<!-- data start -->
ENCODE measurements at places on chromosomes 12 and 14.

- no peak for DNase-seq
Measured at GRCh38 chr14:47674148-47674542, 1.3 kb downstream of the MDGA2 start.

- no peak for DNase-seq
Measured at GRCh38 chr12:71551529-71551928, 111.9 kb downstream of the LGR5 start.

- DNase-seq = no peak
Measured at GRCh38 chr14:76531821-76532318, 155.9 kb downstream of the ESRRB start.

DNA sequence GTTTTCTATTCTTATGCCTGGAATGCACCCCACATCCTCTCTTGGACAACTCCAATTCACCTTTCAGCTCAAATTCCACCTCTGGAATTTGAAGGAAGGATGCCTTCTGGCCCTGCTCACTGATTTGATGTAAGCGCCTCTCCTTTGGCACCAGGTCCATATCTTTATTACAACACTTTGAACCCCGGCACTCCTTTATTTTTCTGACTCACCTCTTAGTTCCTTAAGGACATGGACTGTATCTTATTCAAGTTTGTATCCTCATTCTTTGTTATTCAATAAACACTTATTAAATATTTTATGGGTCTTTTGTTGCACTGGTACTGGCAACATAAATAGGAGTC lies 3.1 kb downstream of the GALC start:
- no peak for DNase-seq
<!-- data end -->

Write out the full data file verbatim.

ENCODE measurements at places on chromosomes 12 and 14.

- no peak for DNase-seq
Measured at GRCh38 chr14:47674148-47674542, 1.3 kb downstream of the MDGA2 start.

- no peak for DNase-seq
Measured at GRCh38 chr12:71551529-71551928, 111.9 kb downstream of the LGR5 start.

- DNase-seq = no peak
Measured at GRCh38 chr14:76531821-76532318, 155.9 kb downstream of the ESRRB start.

DNA sequence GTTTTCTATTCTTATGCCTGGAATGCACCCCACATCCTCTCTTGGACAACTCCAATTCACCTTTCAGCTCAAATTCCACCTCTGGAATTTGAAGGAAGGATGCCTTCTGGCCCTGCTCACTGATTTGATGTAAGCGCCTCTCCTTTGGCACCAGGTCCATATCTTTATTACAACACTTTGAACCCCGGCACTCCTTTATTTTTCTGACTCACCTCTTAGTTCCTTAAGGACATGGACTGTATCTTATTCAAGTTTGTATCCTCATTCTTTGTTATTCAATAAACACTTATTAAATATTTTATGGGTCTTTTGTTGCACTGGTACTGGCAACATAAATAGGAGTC lies 3.1 kb downstream of the GALC start:
- no peak for DNase-seq